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Mediazona: Russian LGBT 'extremism' case court hearing closed to public, defendants

by Nate Ostiller and The Kyiv Independent news desk November 30, 2023 12:11 PM 2 min read
A Russian LGBT rights activist shows a sign reading "Love is stronger than homophobia" from inside a Russian riot police van during an unauthorized LGBT rights rally in Moscow on May 25, 2013. (Kirill Kudryavtsev/AFP via Getty Images)
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A hearing by Russia's Supreme Court on whether to designate the "international LGBT movement" as an extremist organization was closed to the public, including those representing the defendant, the Russian independent media outlet Mediazona reported on Nov. 30.

A Mediazona correspondent said that only representatives of Russia's Justice Ministry were allowed in the courtroom, although journalists will be able to view the proceedings when the judge announces the decision.

The ministry announced a motion on Nov. 19 to brand the "international LGBT movement" as an extremist organization and ban its activities.

The ministry accused the movement of causing "social and religious discord."

It is not clear whether the proposed ban covers the entire LGBT community or specific organizations. If the motion passes, any LGBT activist in Russia could be subject to criminal prosecution.

Russia seeks to ban LGBTQ movement as ‘extremist’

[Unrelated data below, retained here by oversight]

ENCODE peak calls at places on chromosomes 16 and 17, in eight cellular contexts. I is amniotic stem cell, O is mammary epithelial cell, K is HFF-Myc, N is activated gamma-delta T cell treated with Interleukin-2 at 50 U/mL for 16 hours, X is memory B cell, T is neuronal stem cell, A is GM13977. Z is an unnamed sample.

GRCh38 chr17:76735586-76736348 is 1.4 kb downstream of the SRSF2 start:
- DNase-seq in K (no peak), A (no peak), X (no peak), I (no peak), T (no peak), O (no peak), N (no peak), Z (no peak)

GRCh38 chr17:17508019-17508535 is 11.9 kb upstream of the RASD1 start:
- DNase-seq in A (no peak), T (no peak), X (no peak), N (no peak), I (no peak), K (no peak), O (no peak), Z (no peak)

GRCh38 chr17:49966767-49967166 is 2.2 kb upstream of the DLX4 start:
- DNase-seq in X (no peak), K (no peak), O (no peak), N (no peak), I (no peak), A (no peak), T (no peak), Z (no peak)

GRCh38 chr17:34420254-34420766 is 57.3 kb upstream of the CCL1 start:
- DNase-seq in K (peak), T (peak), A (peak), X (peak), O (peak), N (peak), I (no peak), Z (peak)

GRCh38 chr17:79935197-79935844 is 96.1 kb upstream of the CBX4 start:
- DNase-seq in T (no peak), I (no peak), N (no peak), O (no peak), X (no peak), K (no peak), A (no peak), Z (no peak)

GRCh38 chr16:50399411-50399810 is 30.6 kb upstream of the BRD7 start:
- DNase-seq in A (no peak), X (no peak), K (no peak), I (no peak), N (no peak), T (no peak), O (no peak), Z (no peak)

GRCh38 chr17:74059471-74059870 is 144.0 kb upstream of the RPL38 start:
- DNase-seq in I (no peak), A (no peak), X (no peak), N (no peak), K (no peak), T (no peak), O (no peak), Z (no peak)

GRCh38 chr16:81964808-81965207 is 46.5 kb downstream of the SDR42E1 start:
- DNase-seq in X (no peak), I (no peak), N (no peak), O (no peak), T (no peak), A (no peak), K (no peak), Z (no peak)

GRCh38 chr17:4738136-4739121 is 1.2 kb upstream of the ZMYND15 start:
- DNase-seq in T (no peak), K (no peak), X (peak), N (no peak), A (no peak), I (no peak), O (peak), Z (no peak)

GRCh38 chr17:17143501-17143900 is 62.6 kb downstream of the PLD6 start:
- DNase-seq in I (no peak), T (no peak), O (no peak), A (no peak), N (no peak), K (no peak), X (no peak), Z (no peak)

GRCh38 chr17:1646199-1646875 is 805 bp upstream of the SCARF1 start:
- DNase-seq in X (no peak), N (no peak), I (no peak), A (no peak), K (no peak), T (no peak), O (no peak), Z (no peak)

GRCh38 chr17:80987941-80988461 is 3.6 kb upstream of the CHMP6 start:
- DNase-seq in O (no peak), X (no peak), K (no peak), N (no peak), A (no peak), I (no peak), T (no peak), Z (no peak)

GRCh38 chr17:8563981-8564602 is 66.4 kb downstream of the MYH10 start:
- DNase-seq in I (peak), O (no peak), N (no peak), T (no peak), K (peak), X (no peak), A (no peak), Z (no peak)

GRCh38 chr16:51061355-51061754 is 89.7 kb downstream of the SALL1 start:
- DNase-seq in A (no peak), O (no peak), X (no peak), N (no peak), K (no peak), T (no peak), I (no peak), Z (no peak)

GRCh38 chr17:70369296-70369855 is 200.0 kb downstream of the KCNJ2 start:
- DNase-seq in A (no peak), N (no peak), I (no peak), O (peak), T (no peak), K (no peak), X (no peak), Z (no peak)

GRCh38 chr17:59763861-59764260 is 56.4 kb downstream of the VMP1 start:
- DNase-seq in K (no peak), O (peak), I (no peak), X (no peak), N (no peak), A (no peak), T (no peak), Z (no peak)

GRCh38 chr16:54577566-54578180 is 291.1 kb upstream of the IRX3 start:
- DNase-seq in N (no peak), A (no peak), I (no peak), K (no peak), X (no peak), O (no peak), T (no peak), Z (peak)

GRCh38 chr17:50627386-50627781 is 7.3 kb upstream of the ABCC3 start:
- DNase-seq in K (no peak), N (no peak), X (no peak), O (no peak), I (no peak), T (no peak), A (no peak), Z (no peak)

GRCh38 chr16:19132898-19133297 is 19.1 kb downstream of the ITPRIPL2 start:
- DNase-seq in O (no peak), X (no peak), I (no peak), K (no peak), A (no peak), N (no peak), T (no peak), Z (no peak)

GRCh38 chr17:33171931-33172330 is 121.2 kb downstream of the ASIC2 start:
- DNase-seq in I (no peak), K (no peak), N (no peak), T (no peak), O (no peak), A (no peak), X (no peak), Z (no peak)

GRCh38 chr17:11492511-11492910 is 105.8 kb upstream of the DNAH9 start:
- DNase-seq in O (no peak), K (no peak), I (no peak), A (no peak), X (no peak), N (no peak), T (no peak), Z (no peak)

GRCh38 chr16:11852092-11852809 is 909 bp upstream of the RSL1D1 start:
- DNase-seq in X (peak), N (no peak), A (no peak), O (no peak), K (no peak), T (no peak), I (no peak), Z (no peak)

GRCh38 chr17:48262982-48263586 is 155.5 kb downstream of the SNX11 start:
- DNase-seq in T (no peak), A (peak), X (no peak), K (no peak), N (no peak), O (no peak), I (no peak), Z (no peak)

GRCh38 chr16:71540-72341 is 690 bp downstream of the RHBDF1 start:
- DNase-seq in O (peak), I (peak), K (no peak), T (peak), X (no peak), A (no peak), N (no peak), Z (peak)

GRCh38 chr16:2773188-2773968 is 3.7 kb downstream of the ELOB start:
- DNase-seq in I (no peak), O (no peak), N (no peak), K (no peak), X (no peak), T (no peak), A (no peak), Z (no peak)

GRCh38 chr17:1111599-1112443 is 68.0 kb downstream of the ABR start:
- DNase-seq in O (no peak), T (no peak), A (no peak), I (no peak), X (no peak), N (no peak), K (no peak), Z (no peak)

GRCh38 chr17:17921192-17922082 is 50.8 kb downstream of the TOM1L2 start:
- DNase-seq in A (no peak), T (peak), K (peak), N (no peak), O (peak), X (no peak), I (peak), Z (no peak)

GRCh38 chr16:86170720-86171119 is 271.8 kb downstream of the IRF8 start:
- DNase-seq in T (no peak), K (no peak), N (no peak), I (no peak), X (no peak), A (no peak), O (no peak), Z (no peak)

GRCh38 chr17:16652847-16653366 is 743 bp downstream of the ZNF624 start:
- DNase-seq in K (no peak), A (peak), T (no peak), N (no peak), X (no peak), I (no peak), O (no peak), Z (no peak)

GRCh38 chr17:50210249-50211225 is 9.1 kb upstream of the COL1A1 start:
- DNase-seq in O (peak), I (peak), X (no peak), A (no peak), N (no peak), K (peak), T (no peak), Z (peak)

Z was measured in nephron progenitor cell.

If the motion passes, any LGBTQ activist in Russia could be subject to criminal prosecution.

Russia has previously banned groups of people, ideologies, or ideas without strictly defined structure or membership. Russian President Vladimir Putin signed a law in 2018 banning so-called "Columbine communities" that allegedly promote school shootings.

The Kremlin's crackdown on gay rights intensified following the full-scale invasion of Ukraine in Feb. 2022. The government passed legislation banning the public expression of LGBT identity in Russia on Dec. 5, 2022.

The law criminalized what it calls "propaganda" related to "nontraditional sexual relations" in media.

The Russian State Duma targeted the transgender community the following year, banning gender-affirming care in July 2023.

Putin has rhetorically linked his anti-gay and anti-trans policies to the invasion of Ukraine. He included remarks against the LGBT community in a ceremony held on Sept. 30, 2022, to formally announce the illegal annexation of Ukraine's Zaporizhzhia, Donetsk, Luhansk, and Kherson oblasts.

"Do we really want perversions that lead to degradation and extinction to be imposed in our schools from the primary grades?" Putin said in his address.

Olenivka POW camp, where Ukrainians were tortured, was likely supervised by a high-ranking official from Moscow
Kirill Popov, the first deputy head of the Russian Federal Penitentiary Service’s Moscow branch, is likely to have overseen the work of the Olenivka POW camp, located in the occupied parts of Donetsk Oblast.

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